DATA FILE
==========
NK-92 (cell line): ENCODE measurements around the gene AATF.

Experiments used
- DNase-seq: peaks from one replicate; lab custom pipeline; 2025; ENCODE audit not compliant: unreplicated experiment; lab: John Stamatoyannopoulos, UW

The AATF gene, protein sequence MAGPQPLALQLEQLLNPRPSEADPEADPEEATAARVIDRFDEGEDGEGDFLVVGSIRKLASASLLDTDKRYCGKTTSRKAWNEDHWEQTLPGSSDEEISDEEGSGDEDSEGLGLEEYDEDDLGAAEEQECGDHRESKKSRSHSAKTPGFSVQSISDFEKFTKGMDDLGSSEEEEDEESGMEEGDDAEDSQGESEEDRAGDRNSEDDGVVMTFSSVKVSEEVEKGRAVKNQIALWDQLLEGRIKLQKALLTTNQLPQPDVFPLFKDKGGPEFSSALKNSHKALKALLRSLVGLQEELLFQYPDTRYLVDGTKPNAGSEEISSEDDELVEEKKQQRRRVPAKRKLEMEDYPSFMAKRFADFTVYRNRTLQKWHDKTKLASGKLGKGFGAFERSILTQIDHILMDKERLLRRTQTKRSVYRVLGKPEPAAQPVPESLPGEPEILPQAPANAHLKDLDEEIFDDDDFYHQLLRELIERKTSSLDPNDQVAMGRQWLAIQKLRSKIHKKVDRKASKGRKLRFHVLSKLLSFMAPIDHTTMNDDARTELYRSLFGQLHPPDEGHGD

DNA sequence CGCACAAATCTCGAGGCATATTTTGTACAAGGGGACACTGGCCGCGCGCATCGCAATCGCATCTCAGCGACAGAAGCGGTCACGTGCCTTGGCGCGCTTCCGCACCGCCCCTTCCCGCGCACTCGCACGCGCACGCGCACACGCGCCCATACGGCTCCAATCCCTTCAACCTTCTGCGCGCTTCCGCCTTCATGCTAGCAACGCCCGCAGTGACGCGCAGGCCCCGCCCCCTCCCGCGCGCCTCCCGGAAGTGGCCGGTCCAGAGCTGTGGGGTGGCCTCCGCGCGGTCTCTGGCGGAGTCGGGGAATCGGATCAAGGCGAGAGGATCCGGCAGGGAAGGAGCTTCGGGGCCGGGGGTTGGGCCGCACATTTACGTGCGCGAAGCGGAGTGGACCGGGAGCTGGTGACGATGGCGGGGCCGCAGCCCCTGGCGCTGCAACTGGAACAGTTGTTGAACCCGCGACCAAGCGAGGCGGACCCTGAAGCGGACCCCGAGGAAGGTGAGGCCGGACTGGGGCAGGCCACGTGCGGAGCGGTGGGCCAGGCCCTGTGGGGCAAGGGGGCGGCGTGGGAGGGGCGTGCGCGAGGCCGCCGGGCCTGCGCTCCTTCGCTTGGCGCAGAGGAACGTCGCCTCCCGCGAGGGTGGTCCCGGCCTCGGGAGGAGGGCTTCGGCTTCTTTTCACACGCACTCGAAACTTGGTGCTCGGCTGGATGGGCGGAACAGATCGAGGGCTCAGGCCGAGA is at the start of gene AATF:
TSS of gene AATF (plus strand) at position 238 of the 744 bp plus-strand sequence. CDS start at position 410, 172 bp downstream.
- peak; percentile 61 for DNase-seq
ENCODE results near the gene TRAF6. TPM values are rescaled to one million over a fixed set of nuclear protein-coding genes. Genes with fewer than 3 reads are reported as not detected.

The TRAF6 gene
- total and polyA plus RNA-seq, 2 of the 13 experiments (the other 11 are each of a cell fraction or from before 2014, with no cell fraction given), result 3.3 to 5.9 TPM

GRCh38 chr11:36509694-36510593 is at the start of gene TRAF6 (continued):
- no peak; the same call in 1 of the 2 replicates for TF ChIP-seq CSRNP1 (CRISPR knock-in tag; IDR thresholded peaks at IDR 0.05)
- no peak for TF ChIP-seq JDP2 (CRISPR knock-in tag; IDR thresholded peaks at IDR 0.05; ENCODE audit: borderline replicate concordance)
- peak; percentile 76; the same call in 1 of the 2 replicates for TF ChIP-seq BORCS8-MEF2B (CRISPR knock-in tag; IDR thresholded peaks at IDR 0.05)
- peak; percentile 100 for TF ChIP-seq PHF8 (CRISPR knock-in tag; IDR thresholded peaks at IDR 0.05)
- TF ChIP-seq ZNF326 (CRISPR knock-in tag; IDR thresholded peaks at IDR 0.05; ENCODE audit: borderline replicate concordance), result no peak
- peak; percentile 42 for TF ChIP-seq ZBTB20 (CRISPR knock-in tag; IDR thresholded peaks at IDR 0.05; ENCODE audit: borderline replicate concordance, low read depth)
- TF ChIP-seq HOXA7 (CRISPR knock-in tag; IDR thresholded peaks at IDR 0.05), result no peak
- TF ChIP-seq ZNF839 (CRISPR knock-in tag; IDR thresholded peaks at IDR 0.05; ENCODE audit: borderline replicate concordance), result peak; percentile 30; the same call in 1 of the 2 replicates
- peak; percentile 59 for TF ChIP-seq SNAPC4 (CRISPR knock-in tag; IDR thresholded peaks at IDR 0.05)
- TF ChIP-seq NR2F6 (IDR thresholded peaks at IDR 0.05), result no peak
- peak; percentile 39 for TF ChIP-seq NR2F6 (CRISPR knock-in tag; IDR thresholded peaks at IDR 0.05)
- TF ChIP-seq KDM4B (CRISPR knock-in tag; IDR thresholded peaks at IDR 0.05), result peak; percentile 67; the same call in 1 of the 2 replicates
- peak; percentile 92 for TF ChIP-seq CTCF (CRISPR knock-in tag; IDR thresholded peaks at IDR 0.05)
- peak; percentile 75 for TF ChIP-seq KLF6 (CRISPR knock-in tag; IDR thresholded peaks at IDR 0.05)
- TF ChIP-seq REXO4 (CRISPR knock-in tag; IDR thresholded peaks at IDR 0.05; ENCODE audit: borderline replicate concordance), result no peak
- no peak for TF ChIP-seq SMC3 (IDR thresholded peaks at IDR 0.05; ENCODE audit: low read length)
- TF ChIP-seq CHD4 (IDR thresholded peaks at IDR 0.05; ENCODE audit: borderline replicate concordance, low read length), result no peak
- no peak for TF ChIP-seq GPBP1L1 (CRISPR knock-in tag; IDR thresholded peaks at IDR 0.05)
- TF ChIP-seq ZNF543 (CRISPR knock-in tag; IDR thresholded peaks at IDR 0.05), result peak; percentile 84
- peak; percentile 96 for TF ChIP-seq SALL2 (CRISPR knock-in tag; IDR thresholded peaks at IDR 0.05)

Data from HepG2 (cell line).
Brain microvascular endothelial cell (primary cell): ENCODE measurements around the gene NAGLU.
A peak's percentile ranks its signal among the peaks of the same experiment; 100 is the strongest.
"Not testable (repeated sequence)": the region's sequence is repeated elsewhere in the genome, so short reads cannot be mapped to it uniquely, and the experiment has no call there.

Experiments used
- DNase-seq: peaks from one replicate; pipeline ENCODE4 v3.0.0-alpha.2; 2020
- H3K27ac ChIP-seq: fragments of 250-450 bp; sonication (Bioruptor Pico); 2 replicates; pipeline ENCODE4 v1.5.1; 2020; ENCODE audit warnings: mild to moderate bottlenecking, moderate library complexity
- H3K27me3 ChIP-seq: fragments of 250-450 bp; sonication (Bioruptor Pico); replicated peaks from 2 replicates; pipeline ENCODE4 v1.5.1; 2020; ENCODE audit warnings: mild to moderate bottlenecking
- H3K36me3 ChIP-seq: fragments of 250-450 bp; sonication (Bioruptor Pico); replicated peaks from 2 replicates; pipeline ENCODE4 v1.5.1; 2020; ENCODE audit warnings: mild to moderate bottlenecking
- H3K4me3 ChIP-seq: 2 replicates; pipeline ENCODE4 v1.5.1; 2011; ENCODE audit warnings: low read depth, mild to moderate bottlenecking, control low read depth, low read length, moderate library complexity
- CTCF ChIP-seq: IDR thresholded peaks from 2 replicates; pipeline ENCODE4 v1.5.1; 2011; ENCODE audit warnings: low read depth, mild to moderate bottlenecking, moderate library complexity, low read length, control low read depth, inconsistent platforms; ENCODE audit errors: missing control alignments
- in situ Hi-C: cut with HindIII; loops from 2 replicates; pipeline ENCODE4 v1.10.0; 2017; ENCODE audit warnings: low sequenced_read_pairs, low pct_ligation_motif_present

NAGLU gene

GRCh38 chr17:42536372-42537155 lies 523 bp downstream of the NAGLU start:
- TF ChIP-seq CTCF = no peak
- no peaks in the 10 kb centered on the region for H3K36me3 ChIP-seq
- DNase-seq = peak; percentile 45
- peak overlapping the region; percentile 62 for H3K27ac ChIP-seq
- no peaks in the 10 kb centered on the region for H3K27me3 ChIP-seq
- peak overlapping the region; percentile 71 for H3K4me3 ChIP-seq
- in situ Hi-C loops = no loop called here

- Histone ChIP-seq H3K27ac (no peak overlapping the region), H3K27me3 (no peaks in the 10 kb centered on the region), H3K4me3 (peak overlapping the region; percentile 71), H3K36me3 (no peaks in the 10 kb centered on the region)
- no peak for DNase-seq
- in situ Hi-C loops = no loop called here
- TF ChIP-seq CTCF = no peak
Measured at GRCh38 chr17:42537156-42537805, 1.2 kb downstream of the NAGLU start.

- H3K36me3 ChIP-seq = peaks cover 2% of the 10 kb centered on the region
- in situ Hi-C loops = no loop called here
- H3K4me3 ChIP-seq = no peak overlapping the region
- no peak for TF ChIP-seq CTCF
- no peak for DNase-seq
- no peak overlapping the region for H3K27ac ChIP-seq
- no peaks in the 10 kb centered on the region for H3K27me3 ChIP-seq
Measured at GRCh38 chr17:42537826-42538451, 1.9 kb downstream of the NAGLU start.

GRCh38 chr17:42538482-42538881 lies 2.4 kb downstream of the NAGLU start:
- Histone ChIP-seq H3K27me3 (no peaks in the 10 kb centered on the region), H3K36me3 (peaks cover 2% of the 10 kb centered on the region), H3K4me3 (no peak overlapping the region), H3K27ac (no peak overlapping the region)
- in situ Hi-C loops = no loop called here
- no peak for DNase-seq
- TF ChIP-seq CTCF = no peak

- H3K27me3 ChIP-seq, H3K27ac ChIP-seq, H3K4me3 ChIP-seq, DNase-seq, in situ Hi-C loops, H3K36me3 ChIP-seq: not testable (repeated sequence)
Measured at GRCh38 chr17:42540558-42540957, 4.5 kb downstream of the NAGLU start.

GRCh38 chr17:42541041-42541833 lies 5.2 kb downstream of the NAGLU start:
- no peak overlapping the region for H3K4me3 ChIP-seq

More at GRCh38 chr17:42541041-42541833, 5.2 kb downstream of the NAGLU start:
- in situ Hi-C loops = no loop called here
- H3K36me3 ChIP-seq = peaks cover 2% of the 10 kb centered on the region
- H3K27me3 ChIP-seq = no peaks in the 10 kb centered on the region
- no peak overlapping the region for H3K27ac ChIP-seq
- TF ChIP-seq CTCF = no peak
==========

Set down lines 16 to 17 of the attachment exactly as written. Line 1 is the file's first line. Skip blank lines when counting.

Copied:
- TF ChIP-seq ZNF326 (CRISPR knock-in tag; IDR thresholded peaks at IDR 0.05; ENCODE audit: borderline replicate concordance), result no peak
- peak; percentile 42 for TF ChIP-seq ZBTB20 (CRISPR knock-in tag; IDR thresholded peaks at IDR 0.05; ENCODE audit: borderline replicate concordance, low read depth)